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dc.contributor.authorWilliams, S.
dc.contributor.authorRelton, S.D.
dc.contributor.authorFang, H.
dc.contributor.authorAlty, J.
dc.contributor.authorQahwaji, Rami S.R.
dc.contributor.authorGraham, C.D.
dc.contributor.authorWong, D.C.
dc.date.accessioned2021-03-21T00:38:33Z
dc.date.accessioned2021-03-31T14:10:31Z
dc.date.available2021-03-21T00:38:33Z
dc.date.available2021-03-31T14:10:31Z
dc.date.issued2020-11
dc.identifier.citationWilliams S, Relton SD, Fang H et al (2020) Supervised classification of bradykinesia in Parkinson’s disease from smartphone videos. Artificial Intelligence in Medicine. 110: 101966.en_US
dc.identifier.urihttp://hdl.handle.net/10454/18414
dc.descriptionNoen_US
dc.description.abstractBackground: Slowness of movement, known as bradykinesia, is the core clinical sign of Parkinson's and fundamental to its diagnosis. Clinicians commonly assess bradykinesia by making a visual judgement of the patient tapping finger and thumb together repetitively. However, inter-rater agreement of expert assessments has been shown to be only moderate, at best. Aim: We propose a low-cost, contactless system using smartphone videos to automatically determine the presence of bradykinesia. Methods: We collected 70 videos of finger-tap assessments in a clinical setting (40 Parkinson's hands, 30 control hands). Two clinical experts in Parkinson's, blinded to the diagnosis, evaluated the videos to give a grade of bradykinesia severity between 0 and 4 using the Unified Pakinson's Disease Rating Scale (UPDRS). We developed a computer vision approach that identifies regions related to hand motion and extracts clinically-relevant features. Dimensionality reduction was undertaken using principal component analysis before input to classification models (Naïve Bayes, Logistic Regression, Support Vector Machine) to predict no/slight bradykinesia (UPDRS = 0–1) or mild/moderate/severe bradykinesia (UPDRS = 2–4), and presence or absence of Parkinson's diagnosis. Results: A Support Vector Machine with radial basis function kernels predicted presence of mild/moderate/severe bradykinesia with an estimated test accuracy of 0.8. A Naïve Bayes model predicted the presence of Parkinson's disease with estimated test accuracy 0.67. Conclusion: The method described here presents an approach for predicting bradykinesia from videos of finger-tapping tests. The method is robust to lighting conditions and camera positioning. On a set of pilot data, accuracy of bradykinesia prediction is comparable to that recorded by blinded human experts.en_US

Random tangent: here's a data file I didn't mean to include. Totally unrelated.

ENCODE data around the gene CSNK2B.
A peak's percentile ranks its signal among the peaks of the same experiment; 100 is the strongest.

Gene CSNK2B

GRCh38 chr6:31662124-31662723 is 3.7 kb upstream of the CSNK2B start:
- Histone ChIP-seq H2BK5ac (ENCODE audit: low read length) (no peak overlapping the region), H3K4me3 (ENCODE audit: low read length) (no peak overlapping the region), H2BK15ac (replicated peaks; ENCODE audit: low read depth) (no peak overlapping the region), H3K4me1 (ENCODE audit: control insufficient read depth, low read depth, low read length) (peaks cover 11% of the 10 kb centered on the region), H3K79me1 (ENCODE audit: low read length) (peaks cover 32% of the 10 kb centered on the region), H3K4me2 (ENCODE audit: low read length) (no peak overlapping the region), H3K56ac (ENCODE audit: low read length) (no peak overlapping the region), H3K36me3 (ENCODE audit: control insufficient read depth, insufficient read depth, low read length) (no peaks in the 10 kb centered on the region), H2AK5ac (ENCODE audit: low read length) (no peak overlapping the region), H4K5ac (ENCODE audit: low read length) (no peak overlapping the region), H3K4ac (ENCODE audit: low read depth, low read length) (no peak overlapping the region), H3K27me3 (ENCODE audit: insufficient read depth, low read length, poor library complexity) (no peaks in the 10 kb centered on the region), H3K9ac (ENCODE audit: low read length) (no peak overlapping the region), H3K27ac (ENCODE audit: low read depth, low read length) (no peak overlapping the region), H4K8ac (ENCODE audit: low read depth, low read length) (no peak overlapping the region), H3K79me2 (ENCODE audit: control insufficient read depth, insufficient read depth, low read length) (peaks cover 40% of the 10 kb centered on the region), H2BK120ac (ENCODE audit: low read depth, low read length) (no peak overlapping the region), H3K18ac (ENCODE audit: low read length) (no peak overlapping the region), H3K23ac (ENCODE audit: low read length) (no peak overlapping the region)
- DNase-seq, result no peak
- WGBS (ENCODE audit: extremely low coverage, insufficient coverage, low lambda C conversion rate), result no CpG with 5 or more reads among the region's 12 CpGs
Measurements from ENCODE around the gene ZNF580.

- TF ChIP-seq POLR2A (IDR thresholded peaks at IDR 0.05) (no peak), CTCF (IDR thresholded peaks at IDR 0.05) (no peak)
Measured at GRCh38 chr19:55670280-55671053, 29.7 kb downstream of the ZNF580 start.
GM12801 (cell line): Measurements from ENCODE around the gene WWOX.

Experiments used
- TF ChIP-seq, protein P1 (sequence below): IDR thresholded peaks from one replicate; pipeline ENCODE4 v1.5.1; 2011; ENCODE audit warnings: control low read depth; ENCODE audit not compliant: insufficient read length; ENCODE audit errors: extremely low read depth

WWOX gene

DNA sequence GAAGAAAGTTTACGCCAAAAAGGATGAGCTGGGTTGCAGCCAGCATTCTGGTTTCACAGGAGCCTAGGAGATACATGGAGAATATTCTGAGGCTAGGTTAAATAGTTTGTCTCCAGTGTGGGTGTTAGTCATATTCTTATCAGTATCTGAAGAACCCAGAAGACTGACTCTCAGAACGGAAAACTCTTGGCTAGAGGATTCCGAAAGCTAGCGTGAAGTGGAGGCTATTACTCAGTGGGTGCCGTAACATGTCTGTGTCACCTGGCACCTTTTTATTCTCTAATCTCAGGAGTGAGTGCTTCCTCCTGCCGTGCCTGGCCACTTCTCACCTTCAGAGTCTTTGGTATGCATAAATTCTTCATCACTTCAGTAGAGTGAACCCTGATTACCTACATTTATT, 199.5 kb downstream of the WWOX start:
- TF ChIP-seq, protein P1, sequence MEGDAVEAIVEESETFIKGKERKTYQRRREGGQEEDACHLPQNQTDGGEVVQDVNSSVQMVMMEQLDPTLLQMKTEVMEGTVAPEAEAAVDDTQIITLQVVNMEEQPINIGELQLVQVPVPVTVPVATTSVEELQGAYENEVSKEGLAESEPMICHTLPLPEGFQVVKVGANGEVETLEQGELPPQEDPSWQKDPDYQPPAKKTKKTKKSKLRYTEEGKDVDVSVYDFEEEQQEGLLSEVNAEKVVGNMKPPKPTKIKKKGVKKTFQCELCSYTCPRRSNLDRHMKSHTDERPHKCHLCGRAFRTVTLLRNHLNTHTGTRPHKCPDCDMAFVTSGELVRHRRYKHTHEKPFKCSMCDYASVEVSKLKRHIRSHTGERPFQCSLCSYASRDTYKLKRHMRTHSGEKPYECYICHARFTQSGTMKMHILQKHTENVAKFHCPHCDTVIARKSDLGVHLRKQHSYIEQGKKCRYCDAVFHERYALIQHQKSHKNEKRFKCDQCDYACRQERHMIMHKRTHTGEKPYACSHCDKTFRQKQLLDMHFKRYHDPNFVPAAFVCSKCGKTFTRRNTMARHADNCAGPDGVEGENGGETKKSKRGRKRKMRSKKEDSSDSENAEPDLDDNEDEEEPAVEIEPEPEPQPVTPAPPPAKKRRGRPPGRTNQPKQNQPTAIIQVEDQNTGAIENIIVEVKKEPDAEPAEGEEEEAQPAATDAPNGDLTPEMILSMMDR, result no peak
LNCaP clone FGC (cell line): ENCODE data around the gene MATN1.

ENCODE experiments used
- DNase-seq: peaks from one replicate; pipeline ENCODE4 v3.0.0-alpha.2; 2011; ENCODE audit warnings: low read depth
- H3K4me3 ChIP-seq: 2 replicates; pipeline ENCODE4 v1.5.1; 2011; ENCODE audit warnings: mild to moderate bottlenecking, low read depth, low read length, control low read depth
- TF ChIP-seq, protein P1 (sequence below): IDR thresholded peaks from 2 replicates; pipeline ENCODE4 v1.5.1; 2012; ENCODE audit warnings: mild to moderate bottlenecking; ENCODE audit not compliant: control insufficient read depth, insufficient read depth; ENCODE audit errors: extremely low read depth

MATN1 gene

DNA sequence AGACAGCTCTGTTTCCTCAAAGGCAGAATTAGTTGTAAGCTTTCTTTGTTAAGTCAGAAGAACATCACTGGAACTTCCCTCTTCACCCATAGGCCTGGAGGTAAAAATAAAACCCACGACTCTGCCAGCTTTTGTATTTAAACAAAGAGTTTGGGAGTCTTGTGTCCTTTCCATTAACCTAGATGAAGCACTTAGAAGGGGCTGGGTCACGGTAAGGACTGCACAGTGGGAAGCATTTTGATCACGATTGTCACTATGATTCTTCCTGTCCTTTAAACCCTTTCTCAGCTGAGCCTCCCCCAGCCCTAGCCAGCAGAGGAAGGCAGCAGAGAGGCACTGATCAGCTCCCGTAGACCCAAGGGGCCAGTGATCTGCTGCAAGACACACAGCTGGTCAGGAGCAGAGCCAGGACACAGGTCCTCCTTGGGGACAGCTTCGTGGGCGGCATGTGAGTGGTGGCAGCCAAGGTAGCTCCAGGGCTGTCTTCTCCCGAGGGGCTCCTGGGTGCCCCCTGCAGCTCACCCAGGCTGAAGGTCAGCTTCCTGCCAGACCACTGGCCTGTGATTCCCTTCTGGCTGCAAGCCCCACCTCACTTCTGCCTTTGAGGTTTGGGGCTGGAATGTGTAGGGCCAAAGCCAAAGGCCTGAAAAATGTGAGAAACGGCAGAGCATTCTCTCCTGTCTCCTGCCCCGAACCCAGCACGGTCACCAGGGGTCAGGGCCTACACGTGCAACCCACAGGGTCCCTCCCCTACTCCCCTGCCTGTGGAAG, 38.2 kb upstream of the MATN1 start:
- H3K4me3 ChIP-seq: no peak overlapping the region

dc.language.isoenen_US
dc.relation.isreferencedbyhttps://doi.org/10.1016/j.artmed.2020.101966en_US
dc.subjectClassificationen_US
dc.subjectParkinson'sen_US
dc.subjectBradykinesiaen_US
dc.subjectVideoen_US
dc.subjectComputer visionen_US
dc.subjectDiagnosisen_US
dc.subjectSupport vector machineen_US
dc.titleSupervised classification of bradykinesia in Parkinson’s disease from smartphone videosen_US
dc.status.refereedYesen_US
dc.date.Accepted2020-10-02
dc.date.application2020-10-06
dc.typeArticleen_US
dc.type.versionNo full-text in the repositoryen_US
dc.date.updated2021-03-21T00:38:36Z
refterms.dateFOA2021-03-31T14:33:15Z
dc.openaccess.statusNot Open Accessen_US


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